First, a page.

hereditary surnames. One of the most frequent forms of surnames for both cultures was the patronymic surname, which was formed from the name of the bearer's father or grandfather. The Norman tradition that the followers of Strongbow brought with them created such a surname through diminutive suffixes such as "-ot," "-et," "-un," "-in," or "-el." Occasionally, two suffixes were combined to form a double diminutive, as in the combinations of "-el-in," "-el-ot," "-in-ot," and "-et-in." The Normans also formed patronymic surnames in a manner very similar to the Irish: they added a prefix to their father's name. These Anglo-Norman people, however, used the prefix Fitz-, which was derived from the French word "fils," and ultimately from the Latin " filius," which both mean "son." Although this prefix probably originated in Flanders or Normandy, it can now only be found in Ireland. The surname Stace is derived from the personal name Eustace. This name is derived from the Latin name "Eustacius," which in turn is derived from the distinct Greek names "Eustakhios," which means "fruitful," and "Eustathios," which means "orderly."
Early Origins of the Stace family
County Meath, Wicklow and Wexford. They were Barons of Meath and later became the Viscounts Baltinglass.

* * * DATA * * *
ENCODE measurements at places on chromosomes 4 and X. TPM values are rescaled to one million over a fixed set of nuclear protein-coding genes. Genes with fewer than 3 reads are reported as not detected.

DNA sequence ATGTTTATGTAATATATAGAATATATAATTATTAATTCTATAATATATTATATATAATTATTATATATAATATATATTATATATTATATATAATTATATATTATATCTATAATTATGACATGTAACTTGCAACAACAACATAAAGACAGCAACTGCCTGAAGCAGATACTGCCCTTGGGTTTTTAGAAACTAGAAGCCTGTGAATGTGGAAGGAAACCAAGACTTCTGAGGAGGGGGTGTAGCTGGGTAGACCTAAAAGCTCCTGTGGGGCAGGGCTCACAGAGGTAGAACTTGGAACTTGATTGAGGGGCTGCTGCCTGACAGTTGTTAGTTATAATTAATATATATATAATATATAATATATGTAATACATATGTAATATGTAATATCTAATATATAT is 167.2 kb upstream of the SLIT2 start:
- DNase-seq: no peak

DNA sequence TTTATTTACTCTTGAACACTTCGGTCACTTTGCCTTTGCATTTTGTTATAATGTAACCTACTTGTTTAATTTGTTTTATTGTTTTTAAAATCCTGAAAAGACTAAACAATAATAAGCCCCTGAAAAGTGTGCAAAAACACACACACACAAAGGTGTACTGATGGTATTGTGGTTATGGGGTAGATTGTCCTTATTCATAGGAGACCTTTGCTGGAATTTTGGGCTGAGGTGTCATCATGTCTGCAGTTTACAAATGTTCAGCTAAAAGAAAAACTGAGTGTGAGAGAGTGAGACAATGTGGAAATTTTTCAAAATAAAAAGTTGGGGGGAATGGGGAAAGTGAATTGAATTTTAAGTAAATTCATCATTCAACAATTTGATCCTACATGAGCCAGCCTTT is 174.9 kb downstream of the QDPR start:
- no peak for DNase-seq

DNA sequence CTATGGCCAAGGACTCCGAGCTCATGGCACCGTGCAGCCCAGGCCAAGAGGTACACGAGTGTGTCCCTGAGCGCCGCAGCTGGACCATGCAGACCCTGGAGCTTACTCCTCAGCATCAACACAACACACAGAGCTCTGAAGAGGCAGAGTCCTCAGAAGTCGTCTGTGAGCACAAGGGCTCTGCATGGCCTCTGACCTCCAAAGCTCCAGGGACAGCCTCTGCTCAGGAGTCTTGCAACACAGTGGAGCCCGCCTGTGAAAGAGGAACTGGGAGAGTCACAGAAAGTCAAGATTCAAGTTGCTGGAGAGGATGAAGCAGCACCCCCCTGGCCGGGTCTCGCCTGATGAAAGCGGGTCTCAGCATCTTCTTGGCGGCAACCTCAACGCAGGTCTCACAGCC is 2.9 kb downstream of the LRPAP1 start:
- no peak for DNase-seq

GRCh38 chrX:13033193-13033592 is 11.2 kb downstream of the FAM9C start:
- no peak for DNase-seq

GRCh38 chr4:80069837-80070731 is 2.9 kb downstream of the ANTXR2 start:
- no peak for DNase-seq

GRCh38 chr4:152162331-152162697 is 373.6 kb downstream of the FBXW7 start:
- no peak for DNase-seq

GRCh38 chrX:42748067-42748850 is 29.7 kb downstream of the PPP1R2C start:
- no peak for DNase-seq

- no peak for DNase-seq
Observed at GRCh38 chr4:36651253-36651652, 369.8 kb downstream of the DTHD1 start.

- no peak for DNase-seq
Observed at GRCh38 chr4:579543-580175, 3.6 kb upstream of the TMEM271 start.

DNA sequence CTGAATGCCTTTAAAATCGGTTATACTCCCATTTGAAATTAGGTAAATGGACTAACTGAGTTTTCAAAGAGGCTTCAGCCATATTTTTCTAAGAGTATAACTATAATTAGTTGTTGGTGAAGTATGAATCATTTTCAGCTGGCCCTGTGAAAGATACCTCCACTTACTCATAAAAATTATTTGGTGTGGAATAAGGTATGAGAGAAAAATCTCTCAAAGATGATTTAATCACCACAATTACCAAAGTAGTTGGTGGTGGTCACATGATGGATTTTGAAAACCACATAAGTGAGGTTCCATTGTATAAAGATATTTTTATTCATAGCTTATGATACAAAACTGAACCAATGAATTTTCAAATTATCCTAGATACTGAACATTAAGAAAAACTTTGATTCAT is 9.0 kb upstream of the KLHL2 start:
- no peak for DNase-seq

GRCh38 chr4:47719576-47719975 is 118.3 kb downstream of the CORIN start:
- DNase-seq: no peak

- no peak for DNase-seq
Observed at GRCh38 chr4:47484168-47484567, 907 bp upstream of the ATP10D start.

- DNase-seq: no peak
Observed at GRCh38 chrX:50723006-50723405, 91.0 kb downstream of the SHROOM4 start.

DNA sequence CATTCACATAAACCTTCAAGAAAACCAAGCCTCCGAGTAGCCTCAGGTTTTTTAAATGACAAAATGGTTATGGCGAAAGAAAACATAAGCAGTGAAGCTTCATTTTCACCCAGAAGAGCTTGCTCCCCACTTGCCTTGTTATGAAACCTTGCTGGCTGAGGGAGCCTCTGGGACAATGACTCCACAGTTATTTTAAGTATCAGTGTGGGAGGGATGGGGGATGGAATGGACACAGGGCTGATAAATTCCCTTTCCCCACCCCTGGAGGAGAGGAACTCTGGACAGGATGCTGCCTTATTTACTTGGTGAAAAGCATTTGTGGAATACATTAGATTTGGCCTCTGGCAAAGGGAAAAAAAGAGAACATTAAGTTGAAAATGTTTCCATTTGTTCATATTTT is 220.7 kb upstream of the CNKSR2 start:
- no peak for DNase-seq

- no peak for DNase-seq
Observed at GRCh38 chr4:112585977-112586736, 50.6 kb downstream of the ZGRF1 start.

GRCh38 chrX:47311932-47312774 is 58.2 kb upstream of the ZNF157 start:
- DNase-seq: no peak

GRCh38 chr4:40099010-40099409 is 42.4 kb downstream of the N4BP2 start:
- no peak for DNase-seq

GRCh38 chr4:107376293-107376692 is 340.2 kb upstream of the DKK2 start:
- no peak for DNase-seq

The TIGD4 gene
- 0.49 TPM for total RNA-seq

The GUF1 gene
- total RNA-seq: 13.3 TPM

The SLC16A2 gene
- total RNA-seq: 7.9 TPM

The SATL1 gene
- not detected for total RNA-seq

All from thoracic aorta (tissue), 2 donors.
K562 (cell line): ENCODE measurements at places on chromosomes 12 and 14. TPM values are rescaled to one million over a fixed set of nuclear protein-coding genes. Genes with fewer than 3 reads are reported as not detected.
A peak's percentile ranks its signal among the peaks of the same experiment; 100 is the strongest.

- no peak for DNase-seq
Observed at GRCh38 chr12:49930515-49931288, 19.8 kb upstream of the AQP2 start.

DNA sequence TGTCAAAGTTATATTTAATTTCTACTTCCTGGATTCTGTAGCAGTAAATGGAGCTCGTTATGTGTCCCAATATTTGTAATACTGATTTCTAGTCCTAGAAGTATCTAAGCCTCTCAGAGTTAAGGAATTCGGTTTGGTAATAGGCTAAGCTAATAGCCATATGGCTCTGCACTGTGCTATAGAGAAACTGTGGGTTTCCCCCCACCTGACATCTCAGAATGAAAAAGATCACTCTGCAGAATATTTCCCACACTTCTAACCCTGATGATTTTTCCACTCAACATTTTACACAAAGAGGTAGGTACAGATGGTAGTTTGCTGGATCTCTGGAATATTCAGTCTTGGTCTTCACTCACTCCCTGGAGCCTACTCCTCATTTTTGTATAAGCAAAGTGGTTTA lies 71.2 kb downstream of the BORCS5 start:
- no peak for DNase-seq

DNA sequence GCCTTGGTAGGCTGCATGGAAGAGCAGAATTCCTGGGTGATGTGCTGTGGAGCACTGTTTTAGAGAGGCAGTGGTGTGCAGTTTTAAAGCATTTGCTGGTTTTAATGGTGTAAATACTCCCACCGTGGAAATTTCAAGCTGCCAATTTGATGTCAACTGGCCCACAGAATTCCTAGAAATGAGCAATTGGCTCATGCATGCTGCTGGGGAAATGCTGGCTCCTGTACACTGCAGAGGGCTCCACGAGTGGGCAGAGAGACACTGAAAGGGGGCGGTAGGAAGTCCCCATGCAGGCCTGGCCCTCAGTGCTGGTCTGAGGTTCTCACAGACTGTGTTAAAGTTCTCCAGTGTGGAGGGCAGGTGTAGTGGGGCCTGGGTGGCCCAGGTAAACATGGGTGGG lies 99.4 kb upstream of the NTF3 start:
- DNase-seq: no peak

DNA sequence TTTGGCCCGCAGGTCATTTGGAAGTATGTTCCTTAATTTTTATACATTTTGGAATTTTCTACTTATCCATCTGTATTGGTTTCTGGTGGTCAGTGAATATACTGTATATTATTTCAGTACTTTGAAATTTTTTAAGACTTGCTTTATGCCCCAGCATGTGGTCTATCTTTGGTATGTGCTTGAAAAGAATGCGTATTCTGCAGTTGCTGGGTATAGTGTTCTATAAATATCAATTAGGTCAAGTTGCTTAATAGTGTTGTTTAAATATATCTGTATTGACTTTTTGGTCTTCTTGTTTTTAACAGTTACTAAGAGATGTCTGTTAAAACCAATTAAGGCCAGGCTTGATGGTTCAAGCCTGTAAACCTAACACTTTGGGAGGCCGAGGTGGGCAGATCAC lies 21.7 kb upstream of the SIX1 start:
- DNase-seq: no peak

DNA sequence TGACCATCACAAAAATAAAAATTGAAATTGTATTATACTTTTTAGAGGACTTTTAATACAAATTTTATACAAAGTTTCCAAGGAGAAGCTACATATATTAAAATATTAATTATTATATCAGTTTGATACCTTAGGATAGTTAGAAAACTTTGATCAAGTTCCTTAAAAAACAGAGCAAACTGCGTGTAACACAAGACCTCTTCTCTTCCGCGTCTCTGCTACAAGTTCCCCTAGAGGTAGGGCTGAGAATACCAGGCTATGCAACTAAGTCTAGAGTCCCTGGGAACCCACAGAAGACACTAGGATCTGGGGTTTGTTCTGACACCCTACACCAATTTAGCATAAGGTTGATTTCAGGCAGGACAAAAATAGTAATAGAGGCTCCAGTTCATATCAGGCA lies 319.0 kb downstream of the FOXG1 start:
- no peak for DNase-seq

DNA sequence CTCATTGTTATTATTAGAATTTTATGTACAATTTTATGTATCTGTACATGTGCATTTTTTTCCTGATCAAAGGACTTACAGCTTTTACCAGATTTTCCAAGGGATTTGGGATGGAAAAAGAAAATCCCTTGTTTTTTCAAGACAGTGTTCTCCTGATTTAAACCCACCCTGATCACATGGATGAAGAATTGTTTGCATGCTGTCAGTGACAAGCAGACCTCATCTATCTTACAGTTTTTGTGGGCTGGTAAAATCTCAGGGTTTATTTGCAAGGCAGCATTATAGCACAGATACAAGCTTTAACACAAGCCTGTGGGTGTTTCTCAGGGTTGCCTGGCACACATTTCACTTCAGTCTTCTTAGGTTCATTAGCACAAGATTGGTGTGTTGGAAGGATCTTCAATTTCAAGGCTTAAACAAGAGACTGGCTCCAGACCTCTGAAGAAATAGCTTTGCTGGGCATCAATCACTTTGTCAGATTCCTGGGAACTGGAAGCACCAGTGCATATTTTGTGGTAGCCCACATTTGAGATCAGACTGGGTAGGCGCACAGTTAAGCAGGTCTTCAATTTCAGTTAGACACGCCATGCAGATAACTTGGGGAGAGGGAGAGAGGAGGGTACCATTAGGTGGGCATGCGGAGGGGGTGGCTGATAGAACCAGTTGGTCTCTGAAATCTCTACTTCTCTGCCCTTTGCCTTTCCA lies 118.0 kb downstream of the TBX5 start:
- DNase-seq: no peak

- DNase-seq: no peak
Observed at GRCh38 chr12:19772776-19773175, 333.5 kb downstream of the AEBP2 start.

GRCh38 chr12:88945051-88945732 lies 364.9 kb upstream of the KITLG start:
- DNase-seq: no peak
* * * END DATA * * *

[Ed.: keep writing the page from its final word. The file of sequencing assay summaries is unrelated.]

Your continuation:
Early History of the Stace family
Another 386 words (28 lines of text) covering the years 1066, 1200, 1639, and 1702 are included under the topic Early Stace History in all our PDF Extended History products and printed products wherever possible.
Stace Spelling Variations
spelling variations of the name Stace that were encountered when researching that surname. The many spelling variations included: FitzEustace, Eustace, Eustice, Eustis, Stacy, Stacey, Stasey, Stacie, Stacie, Staicey, Staycey and many more.
Early Notables of the Stace family (pre 1700)
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Migration of the Stace family to the New World and Oceana
Some of the first settlers of this family name were:
Stace Settlers in Australia in the 19th Century
Stace Settlers in New Zealand in the 19th Century
Contemporary Notables of the name Stace (post 1700)
The Stace Motto
The motto was originally a war cry or slogan. Mottoes first began to be shown with arms in the 14th and 15th centuries, but were not in general use until the 17th century. Thus the oldest coats of arms generally do not include a motto. Mottoes seldom form part of the grant of arms: Under most heraldic authorities, a motto is an optional component of the coat of arms, and can be added to or changed at will; many families have chosen not to display a motto.
Motto: Cur me persequeris?
Motto Translation: Why persecutest thou me?.
Stace Family Crest Products